Finding the right mental health professional

Finding the right mental health professional

For whatever reasons–stereotypes, prejudices, ignorance, pride, fear, all of the above–we were hesitant to involve mental health professionals in our journey with our adopted kids. As we look back often and say, “We didn’t know what we didn’t know.” Besides not really having faith in traditional talk therapy (and not knowing all the other types of therapy out there), we weren’t sure we trusted someone to be privy to our craziness and not judge us. But then we got desperate. (This seems to be a pattern in our lives. Desperation equals willingness to try something new. Maybe that just testifies to how stubborn we are.)

We’ve now been working well over 2 years with a trauma therapist who has EMDR in her toolbox. About a year ago, we waded into the medication waters. This fall we’re adding a DSS social worker, neuropsychiatrist, neurologist, and Neurofeedback therapist to our team. Based on our journey and the stories (good, bad, and ugly) of other adoptive families, here are some things to think about when choosing a mental health professional.

  1. Trauma-informed trumps attachment, adoption, and faith considerations. I’m not saying finding someone who has experience with attachment disorders or who shares your worldview isn’t important. I AM saying that if you can’t find a professional with everything on your checklist, go with the trauma-informed one. You will want to find someone who is a fan of folks like Drs. Bruce Perry and Bessel Van Der Kolk. They should also be familiar with the ACE study. Two modalities of treatment that seem effective for our kids are EMDR and Neurofeedback.
    (Suggested reads: The Body Keeps the Score, The Boy Who Was Raised as a Dog, Childhood Disrupted)
  2. Connection and relationship-based strategies. Ask potential providers if they use connecting, relational, or trust-based strategies as outlined by folks such as Drs. Dan Siegel and Karyn Purvis. An effective therapist should also be able to help YOU identify why certain behaviors get under your skin which will consequently help you manage your children better. Stay away from therapists who primarily use Cognitive Behavioral Therapy (CBT). Markers of CBT are behavior contracts, imposed consequences, and language that makes the child sound like the problem. Remember, your fight is against trauma, not your child.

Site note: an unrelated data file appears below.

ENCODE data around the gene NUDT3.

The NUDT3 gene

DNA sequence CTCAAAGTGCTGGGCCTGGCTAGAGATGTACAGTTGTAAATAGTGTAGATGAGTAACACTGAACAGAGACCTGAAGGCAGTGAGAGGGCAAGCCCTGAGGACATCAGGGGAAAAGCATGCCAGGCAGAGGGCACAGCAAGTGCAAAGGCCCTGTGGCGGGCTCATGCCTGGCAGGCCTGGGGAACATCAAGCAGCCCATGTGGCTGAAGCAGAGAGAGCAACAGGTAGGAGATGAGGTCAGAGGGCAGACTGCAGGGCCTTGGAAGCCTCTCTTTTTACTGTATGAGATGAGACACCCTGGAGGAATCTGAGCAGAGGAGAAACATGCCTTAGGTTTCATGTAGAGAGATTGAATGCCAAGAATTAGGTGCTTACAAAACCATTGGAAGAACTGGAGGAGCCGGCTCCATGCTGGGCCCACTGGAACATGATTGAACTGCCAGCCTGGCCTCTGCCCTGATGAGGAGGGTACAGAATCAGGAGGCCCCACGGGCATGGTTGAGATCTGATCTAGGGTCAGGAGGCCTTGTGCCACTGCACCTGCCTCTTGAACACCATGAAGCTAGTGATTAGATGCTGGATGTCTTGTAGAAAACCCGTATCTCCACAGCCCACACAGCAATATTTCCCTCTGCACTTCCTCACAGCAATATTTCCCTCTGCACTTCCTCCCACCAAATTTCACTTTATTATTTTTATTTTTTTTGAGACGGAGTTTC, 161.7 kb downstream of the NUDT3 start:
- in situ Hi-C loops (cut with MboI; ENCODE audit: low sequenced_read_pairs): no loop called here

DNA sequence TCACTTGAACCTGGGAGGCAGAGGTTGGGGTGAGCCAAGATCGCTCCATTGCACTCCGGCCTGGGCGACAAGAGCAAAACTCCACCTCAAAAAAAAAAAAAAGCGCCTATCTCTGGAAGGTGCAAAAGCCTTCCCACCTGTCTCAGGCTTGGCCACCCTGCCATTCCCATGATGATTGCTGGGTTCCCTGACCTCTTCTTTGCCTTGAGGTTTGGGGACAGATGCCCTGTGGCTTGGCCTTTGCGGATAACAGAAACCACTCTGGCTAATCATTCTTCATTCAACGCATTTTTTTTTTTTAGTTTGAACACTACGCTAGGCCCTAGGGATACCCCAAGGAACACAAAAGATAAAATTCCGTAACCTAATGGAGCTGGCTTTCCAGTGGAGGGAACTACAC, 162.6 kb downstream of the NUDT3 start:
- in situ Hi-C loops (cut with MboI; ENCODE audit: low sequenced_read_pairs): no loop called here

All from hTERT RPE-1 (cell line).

(Suggested reads: The Connected Child, The Whole-Brain Child)
  3. Together or apart? For younger children, look for someone who will help you be a better therapeutic parent. Sessions should include the parent and child or just the parent. My opinion may be controversial, but older kids may need to see someone privately. Because our older, adopted kids, who struggle with intense attachment issues, are constantly triggered by just our presence (in all of life let alone therapy), they make better progress by having an independent relationship with another trusted adult who is equipped to help them navigate their issues. Obviously, to go this route, you need to find someone you trust immensely and who will also keep you in the loop. We have been blessed to find a therapist who we trust with our lives and who we know understands how kids can triangulate and misinterpret or misremember events. She also has found a delicate balance of protecting the kids confidentiality but also making sure we have enough information to better help them at home.
  4. Holistically minded. Because the mind and body cannot really be treated separately, find someone who is at least open to thinking holistically and will agree to support you if you decide to use tools such as diet changes, neurotransmitter testing and amino acid therapy, essential oils, and other supplements. Bonus points if they have a network of holistic practitioners to which to refer you.

For additional information, refer to this publication by Bethany Christian Services.

We do not endorse these necessarily, but we also have a Directory of Resources if you need a place to start. 

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